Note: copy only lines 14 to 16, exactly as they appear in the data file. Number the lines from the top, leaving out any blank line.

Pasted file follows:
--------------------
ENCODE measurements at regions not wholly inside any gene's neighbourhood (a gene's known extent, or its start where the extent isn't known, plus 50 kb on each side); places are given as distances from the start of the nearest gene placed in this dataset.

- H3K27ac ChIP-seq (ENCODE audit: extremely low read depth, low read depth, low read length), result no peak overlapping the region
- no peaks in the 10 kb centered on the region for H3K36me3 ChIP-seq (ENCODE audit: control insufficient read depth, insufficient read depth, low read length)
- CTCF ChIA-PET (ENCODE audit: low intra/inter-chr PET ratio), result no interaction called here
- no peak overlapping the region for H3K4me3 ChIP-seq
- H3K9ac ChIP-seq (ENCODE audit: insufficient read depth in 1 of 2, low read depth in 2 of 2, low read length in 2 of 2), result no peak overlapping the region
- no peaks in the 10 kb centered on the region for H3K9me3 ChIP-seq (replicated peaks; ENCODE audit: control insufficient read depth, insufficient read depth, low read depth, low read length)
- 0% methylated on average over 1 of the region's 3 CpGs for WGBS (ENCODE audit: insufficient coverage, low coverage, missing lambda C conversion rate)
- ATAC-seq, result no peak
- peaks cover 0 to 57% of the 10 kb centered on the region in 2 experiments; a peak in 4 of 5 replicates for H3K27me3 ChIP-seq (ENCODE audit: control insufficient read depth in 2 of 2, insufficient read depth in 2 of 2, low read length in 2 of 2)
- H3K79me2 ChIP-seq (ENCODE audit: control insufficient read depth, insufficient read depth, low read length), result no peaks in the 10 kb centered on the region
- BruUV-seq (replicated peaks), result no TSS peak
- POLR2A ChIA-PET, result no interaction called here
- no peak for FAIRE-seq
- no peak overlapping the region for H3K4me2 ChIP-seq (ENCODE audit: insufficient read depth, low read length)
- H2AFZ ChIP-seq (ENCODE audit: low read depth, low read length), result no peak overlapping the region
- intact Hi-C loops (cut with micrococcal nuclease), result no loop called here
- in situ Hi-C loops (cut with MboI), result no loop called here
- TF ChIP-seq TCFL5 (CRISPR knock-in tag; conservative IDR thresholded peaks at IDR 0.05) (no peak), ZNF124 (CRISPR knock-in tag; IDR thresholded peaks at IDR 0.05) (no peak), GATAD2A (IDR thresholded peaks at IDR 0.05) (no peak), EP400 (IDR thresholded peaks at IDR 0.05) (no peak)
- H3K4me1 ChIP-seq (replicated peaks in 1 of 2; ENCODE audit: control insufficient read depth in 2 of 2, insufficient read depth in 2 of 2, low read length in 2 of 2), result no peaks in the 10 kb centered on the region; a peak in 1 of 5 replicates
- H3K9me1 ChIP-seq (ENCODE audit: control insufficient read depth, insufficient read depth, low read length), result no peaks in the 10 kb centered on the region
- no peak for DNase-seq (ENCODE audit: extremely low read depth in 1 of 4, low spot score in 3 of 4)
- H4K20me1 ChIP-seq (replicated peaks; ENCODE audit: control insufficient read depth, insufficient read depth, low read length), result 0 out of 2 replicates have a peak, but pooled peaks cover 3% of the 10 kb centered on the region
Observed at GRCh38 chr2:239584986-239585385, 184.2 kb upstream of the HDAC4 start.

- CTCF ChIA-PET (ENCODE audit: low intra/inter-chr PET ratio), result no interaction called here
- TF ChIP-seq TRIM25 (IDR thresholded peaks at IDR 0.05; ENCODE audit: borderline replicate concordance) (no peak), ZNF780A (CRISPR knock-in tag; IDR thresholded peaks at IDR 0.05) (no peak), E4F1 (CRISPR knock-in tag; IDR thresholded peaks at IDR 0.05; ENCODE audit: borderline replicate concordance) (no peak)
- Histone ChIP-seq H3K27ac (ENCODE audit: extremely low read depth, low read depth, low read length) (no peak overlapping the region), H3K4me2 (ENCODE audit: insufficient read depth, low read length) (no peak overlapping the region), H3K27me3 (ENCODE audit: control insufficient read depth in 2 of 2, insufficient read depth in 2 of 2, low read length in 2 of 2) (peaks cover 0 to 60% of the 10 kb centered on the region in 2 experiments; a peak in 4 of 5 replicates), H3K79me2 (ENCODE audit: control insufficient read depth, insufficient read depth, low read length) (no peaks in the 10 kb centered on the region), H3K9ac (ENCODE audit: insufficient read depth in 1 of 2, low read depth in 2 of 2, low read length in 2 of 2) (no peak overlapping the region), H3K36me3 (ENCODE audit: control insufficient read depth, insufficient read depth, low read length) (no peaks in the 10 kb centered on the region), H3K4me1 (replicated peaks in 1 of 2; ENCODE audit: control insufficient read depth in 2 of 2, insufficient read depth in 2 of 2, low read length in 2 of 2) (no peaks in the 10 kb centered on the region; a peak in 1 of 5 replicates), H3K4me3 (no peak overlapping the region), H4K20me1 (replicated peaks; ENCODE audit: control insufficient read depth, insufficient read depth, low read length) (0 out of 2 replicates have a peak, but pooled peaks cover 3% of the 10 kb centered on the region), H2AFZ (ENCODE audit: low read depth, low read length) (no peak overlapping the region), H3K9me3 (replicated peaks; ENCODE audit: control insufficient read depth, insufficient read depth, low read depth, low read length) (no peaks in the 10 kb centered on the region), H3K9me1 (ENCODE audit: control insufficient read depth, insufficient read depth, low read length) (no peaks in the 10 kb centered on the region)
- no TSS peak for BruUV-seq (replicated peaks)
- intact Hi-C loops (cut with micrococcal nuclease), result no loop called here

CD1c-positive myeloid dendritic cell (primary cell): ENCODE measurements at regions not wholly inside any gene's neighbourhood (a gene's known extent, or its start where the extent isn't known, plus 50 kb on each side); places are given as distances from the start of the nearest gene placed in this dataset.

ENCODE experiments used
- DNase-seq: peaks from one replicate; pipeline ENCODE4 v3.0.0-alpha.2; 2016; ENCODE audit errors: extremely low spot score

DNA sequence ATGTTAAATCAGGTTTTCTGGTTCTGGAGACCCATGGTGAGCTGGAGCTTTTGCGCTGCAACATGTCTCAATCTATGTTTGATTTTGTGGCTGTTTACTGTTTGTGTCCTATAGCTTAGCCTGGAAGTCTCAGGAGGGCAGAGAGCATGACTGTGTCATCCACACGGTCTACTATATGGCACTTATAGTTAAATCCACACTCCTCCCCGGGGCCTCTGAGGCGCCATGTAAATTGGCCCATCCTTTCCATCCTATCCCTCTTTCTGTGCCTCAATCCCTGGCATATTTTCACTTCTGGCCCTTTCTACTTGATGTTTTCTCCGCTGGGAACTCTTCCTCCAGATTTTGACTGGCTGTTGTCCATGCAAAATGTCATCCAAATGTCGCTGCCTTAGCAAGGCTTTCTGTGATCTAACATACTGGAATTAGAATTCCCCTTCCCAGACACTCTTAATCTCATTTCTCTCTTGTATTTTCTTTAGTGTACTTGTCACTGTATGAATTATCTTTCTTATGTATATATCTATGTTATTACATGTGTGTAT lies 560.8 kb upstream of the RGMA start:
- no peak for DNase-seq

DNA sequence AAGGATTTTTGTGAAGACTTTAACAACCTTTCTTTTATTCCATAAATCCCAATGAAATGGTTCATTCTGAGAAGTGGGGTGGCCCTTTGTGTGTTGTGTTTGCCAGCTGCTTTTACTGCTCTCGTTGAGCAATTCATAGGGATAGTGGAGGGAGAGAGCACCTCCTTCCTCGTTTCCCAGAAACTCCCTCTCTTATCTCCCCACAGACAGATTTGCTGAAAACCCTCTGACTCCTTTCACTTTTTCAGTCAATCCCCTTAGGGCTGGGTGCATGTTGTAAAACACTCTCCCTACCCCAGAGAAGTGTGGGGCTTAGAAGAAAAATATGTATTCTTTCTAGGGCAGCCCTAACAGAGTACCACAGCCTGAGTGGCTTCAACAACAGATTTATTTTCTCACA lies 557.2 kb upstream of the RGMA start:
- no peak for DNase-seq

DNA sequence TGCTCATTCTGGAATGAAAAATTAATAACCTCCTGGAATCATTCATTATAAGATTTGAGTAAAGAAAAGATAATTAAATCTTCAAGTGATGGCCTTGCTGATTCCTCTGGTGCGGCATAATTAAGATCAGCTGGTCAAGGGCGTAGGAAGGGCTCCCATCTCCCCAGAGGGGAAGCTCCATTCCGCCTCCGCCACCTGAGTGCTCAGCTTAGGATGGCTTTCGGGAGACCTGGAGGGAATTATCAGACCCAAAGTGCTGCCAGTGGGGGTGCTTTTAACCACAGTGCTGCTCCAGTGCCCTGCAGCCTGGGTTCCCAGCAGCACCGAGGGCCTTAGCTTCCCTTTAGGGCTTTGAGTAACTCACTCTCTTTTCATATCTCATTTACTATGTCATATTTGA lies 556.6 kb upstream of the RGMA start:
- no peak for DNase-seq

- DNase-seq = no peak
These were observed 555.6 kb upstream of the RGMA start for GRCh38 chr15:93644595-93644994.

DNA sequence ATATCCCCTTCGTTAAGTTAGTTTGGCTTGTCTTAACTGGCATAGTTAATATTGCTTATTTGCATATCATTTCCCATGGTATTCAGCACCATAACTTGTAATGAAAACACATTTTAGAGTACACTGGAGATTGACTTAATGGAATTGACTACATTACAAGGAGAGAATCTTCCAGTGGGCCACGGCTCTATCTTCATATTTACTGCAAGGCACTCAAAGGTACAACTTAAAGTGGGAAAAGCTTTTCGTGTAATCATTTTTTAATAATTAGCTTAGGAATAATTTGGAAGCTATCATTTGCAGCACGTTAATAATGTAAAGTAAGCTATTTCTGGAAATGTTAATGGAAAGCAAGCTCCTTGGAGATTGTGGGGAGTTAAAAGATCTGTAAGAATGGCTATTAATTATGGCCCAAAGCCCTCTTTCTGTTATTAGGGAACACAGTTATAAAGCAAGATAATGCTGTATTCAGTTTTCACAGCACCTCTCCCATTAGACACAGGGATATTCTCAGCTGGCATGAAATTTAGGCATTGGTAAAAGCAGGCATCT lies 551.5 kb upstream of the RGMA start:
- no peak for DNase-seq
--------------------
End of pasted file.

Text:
- no peak for FAIRE-seq
- no peak overlapping the region for H3K4me2 ChIP-seq (ENCODE audit: insufficient read depth, low read length)
- H2AFZ ChIP-seq (ENCODE audit: low read depth, low read length), result no peak overlapping the region